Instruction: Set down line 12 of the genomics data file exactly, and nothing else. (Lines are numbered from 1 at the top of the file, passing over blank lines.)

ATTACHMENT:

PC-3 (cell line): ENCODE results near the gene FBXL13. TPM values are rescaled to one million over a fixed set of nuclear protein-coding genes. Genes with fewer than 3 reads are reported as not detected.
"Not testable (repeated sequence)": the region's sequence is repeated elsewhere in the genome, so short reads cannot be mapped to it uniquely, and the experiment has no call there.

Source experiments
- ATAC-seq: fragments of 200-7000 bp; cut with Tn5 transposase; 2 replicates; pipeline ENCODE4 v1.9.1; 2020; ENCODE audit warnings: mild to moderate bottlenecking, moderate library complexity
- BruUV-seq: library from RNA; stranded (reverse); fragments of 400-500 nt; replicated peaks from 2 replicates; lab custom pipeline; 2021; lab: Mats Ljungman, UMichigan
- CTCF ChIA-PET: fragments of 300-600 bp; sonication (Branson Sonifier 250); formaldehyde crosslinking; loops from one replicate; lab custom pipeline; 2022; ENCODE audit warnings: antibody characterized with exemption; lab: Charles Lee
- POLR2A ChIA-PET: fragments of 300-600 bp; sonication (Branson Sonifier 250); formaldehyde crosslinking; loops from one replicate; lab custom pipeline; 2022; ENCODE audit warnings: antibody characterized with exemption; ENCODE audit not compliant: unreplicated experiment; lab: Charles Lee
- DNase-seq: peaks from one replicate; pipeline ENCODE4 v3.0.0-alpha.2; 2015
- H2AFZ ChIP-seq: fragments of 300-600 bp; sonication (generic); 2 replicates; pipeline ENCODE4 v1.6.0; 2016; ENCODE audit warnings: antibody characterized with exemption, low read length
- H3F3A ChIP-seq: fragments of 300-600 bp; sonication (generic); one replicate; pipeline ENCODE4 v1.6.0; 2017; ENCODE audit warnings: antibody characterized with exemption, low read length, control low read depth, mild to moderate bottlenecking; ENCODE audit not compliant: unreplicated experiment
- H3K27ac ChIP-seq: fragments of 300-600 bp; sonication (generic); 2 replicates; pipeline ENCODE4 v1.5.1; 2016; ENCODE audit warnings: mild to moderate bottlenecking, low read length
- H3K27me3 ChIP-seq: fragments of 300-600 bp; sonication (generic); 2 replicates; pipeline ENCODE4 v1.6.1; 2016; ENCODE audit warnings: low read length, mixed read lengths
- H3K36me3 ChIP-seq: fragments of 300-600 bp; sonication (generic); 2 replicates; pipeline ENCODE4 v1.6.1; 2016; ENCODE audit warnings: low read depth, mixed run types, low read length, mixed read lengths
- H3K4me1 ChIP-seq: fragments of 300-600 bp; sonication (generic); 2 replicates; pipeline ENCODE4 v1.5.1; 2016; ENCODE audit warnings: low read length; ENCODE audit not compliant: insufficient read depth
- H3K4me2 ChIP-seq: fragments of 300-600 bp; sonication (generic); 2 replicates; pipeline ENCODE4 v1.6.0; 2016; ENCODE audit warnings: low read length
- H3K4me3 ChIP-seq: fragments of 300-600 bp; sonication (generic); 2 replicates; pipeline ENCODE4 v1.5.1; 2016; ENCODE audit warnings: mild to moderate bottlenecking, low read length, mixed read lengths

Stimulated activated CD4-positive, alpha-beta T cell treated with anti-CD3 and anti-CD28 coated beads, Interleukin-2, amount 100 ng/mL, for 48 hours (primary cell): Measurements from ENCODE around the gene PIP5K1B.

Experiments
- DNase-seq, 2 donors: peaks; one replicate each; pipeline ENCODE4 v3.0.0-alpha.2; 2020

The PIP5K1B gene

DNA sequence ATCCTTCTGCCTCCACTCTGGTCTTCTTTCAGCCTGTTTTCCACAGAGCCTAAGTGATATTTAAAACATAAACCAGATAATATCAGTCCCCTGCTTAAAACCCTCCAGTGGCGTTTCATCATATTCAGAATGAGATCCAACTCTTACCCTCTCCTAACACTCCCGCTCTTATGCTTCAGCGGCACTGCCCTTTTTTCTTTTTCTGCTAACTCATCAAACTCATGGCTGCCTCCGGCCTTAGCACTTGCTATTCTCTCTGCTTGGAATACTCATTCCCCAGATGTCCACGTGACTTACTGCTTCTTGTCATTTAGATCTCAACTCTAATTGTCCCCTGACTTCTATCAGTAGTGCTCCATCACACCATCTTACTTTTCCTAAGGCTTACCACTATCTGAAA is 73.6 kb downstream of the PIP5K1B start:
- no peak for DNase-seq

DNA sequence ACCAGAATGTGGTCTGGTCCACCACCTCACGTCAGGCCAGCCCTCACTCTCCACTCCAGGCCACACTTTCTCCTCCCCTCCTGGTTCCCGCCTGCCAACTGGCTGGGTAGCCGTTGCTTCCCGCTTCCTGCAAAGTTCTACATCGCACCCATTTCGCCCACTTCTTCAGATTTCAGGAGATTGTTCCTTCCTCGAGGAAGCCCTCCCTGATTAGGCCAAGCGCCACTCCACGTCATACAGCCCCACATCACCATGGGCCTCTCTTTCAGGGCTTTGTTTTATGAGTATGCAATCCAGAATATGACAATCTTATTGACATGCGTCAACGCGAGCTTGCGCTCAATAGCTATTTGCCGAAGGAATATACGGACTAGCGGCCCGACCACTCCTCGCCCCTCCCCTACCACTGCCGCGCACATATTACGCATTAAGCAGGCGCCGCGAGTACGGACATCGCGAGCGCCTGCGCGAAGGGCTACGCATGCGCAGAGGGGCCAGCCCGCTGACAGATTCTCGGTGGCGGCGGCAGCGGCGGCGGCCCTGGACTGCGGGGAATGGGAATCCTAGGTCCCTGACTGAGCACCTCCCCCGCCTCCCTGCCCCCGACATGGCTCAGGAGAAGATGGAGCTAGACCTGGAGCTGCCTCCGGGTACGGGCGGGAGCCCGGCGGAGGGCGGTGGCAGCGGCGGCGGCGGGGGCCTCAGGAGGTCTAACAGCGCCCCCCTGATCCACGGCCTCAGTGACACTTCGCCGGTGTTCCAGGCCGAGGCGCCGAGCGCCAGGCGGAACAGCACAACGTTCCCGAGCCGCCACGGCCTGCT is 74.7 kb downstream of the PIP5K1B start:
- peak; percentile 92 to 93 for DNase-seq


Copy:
- H3K27me3 ChIP-seq: fragments of 300-600 bp; sonication (generic); 2 replicates; pipeline ENCODE4 v1.6.1; 2016; ENCODE audit warnings: low read length, mixed read lengths